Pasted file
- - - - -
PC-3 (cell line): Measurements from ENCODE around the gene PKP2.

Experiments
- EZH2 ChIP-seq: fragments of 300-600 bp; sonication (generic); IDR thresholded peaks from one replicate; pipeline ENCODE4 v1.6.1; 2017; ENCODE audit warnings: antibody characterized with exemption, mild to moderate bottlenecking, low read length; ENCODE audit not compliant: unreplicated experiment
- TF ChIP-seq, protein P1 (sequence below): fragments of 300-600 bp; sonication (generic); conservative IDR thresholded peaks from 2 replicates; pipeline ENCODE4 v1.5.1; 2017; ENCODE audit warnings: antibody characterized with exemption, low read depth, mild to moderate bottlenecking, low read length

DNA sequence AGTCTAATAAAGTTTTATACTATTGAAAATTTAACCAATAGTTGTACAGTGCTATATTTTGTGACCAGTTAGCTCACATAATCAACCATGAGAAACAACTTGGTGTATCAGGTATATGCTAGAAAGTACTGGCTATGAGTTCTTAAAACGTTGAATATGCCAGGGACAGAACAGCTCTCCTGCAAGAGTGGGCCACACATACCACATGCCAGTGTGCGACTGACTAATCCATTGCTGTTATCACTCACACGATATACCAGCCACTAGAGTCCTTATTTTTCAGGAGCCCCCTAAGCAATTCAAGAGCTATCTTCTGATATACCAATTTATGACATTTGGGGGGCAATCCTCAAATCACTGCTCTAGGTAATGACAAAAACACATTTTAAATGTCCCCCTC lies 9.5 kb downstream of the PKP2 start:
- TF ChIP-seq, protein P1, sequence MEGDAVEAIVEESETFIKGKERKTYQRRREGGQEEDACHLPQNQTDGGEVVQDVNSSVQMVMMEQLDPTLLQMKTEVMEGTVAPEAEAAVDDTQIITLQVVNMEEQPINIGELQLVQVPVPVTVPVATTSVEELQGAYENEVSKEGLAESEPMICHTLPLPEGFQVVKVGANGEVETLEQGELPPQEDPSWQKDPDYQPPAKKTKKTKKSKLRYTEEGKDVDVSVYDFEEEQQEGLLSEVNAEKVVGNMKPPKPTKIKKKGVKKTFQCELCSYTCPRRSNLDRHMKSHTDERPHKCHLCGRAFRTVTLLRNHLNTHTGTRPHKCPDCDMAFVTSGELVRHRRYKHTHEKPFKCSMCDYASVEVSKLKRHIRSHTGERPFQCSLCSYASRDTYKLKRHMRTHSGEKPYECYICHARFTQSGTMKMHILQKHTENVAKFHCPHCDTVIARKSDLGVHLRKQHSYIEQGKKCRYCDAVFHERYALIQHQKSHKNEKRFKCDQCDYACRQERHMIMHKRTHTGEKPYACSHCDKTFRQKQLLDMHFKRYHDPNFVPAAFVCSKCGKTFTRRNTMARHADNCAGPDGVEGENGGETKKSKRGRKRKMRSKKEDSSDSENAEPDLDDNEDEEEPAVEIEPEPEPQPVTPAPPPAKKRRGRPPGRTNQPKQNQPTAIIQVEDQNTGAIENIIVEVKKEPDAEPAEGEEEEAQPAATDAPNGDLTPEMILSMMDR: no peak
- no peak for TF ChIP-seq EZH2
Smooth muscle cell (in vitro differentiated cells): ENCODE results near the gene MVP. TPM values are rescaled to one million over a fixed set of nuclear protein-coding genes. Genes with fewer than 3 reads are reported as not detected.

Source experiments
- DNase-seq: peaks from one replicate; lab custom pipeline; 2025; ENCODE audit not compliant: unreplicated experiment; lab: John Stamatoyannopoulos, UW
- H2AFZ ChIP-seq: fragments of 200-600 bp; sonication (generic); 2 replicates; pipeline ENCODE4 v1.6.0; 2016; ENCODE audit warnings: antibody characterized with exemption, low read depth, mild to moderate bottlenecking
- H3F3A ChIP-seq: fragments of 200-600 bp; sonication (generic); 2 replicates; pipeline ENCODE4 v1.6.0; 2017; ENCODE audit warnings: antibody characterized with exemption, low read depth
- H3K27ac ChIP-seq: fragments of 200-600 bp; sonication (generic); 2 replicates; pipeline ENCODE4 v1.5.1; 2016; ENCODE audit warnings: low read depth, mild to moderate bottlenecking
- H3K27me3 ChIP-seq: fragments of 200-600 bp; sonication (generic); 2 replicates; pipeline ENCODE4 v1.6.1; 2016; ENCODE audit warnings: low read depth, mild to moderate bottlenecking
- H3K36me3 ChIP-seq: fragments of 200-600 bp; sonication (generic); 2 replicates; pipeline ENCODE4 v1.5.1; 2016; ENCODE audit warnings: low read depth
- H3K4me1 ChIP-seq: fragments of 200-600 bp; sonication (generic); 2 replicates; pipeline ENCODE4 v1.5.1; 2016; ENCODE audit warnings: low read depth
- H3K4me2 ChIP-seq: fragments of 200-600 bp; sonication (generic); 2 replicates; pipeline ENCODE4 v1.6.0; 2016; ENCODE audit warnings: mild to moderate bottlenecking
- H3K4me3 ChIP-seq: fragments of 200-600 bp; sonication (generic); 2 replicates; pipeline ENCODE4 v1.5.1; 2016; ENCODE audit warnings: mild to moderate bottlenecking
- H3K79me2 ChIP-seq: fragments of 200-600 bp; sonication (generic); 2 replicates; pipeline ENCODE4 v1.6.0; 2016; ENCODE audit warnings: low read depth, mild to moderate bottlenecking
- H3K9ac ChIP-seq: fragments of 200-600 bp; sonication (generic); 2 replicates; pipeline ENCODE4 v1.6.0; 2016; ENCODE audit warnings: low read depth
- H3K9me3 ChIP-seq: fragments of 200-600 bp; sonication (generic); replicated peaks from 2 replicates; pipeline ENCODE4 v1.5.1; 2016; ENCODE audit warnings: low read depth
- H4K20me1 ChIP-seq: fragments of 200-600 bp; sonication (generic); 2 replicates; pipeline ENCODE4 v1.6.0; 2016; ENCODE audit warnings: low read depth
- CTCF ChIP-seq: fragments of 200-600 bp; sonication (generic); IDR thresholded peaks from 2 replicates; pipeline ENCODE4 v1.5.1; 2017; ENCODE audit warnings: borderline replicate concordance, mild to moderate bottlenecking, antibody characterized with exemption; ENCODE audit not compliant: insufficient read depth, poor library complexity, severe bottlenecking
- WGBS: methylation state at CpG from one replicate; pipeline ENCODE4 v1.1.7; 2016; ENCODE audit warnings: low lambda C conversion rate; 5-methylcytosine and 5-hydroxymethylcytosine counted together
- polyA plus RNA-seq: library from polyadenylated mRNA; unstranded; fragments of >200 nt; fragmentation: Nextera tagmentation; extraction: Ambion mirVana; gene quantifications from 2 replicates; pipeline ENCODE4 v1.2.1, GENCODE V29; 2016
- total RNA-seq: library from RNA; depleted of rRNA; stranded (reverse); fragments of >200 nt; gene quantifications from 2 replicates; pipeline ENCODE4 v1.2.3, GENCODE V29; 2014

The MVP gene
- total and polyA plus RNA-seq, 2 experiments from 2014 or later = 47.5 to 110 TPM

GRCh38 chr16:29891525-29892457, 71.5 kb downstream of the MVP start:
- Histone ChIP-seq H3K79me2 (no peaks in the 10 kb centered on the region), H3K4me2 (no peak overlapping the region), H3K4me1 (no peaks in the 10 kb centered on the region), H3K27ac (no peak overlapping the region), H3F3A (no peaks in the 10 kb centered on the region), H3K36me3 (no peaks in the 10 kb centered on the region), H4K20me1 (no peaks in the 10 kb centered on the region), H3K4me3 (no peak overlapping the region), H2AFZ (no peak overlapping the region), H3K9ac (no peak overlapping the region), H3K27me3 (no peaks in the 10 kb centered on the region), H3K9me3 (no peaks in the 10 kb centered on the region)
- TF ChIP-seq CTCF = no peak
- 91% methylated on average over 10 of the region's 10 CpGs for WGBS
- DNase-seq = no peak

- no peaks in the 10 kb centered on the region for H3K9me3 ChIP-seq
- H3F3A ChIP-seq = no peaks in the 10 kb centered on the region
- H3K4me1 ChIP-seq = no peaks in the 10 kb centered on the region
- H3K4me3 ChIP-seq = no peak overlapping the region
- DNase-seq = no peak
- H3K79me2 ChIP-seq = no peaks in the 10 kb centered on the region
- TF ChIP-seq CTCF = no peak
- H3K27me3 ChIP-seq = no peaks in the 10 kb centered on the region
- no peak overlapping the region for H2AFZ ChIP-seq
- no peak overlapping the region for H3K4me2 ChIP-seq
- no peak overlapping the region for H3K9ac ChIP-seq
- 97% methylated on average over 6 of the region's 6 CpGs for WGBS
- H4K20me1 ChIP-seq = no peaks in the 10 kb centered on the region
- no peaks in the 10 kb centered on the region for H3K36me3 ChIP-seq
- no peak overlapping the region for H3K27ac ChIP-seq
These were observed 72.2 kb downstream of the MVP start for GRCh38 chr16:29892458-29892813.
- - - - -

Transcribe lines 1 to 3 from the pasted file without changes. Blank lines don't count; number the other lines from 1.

PC-3 (cell line): Measurements from ENCODE around the gene PKP2.

Experiments
- EZH2 ChIP-seq: fragments of 300-600 bp; sonication (generic); IDR thresholded peaks from one replicate; pipeline ENCODE4 v1.6.1; 2017; ENCODE audit warnings: antibody characterized with exemption, mild to moderate bottlenecking, low read length; ENCODE audit not compliant: unreplicated experiment